?
Solved

Creating a form with Combo box in MS Access

Posted on 2014-12-28
5
Medium Priority
?
235 Views
Last Modified: 2015-01-05
First of all i'd like to clarify that im a total beginner im MS Access and in databases in general.

So im trying to create a form which will include

1. A combo box linked to the data in Table A.
2. A text box which linken to the data in Table B
3. A button, so that when I type something in the textbox and select something from combo box that will connect them in a linken Table C (will also save the data in Table B)

Also, I would like to have the option to add a new item in the combo box (therefore in Table A) in case the item is not available.

I just need some general guidelines so that I know how to start/where to read. Thanks a lot.
0
Comment
Question by:Chrysaor
  • 2
  • 2
5 Comments
 
LVL 85
ID: 40520405
In general, building a single form that includes data from multiple sources can be troublesome. This often results in a non-updateable query, which means your users cannot enter or edit data on the form.

If you could give a little more detail about your application, and what sort of data it will handle, we would be better able to help you with this.

Regarding adding a new value to a bound combo, you can use the NotInListEvent. See this question for more details:

http://www.experts-exchange.com/Database/MS_Access/Q_25170097.html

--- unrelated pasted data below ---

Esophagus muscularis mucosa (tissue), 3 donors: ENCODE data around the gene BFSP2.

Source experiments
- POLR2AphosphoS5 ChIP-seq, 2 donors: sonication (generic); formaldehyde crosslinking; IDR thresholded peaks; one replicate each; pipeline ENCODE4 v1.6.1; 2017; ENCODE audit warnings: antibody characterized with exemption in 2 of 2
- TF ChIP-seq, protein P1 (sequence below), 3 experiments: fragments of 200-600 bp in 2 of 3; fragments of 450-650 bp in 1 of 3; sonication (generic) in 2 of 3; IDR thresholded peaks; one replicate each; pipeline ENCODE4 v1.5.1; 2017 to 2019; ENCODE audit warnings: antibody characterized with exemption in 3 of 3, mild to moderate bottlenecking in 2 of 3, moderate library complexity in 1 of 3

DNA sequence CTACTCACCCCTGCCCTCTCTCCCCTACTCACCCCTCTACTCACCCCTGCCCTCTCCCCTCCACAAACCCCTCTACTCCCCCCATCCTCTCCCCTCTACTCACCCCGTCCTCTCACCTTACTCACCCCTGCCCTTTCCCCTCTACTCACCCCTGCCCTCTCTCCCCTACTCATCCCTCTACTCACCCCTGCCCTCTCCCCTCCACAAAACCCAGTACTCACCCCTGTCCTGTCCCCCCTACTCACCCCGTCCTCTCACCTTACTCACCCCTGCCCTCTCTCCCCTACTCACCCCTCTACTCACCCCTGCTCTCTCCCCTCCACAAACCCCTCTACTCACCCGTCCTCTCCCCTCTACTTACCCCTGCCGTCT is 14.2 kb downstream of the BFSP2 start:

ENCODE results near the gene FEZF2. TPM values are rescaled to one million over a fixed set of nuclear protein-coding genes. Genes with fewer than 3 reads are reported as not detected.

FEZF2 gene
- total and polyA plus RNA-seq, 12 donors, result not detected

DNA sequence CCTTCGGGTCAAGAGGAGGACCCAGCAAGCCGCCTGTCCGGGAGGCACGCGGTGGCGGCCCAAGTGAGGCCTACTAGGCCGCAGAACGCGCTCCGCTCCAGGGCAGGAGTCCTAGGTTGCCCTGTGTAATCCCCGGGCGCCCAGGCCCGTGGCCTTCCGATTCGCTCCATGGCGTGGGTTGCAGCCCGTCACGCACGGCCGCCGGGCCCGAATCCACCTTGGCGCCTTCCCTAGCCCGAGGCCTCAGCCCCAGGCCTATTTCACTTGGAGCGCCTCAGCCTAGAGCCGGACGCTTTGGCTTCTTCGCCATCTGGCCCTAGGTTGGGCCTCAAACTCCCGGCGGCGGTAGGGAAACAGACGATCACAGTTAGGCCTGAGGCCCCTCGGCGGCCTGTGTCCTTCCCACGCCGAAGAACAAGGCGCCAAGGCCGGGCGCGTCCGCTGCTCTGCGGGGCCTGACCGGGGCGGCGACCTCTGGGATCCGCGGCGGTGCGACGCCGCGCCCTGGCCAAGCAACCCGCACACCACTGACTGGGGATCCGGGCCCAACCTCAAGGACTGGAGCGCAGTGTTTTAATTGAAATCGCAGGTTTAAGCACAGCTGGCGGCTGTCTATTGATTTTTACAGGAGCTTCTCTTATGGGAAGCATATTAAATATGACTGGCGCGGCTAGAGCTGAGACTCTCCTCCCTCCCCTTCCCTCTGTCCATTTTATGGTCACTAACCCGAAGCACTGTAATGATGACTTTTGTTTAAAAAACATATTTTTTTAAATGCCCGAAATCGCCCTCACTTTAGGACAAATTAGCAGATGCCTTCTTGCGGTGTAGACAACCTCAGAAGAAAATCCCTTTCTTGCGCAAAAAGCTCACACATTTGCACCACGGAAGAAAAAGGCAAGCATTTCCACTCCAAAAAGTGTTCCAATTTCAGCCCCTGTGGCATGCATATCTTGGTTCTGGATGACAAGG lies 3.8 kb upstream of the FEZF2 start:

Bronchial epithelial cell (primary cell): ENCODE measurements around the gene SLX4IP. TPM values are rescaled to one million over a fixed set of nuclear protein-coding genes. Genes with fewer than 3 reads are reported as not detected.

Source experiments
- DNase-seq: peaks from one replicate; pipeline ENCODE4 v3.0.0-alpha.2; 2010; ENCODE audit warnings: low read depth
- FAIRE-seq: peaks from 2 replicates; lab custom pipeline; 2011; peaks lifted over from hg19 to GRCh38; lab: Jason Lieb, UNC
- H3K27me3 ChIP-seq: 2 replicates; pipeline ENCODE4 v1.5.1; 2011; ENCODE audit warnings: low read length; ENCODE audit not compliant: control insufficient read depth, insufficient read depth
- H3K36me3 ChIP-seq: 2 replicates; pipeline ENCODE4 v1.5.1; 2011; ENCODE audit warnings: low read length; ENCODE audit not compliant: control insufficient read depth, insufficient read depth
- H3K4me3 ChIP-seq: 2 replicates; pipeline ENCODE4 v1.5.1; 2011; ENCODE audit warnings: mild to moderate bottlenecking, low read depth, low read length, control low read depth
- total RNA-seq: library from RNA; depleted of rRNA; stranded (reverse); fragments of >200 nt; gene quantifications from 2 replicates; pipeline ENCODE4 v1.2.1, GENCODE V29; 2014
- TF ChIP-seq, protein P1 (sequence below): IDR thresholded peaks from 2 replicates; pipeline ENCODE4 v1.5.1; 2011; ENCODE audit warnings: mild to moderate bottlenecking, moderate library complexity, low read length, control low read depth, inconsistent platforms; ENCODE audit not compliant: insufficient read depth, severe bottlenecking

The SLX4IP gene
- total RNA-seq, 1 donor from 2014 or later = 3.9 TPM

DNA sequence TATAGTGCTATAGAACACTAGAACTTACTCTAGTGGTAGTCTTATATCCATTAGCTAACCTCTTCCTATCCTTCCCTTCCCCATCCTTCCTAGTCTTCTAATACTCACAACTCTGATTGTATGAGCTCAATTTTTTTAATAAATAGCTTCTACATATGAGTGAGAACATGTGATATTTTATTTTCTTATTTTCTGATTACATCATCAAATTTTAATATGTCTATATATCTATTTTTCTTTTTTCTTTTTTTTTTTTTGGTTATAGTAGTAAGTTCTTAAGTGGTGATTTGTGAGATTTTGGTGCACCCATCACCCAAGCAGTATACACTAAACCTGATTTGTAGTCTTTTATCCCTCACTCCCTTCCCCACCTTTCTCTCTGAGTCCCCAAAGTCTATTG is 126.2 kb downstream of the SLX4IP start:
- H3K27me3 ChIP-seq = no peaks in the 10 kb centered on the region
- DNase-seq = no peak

0
 

Author Comment

by:Chrysaor
ID: 40520427
Well , in the first step I am trying to do this:

Table Muscles: ID (AutoNumber), Muscle (Text)
Table Nerves: ID (AutoNumber), Nerve (Text)

Then im trying to create a Form in which I will be able to select a Nerve from the Table Nerves (or add customly a new Nerv which will be saved in Table Nerves), and link it to a Muscle (or better multiple muscles, also here i want the option to customly add a new Muscle Name). But I somehow always come to errors!
0
 
LVL 40

Accepted Solution

by:
PatHartman earned 1000 total points
ID: 40521097
The form should be bound to table C which is the relation table that implements the many-to-many relationship.  You will have a combo with a RowSource bound to the Muscles table and the control itself will be bound to the MuscleID field of tblC.  Than a combo with a RowSource bound to the Nerves table and that control will be bound to the NerveID field of tblC.

Personally, I don't like using the NotInList event to allow users to add rows to combos on the fly.  I think it is too easy for them to add typos using this method so I only do it in rare cases.  In this case, we aren't manufacturing new Muscles and Nerves so I wouldn't allow it.  I would create a maintenance form for each type of data and make them add it there first where I can provide them with search capabilities and try to prevent inadvertent duplications caused by misspellings.

I've attached a sample database that shows how to work with many-to-many relationships.  This sample is venues and events.  It shows how you can work with the data from either side.  So you can look at the events for a venue or you can look at the venues for an event.  In your case, think of Muscles as venues and Nerves as events as you review the example.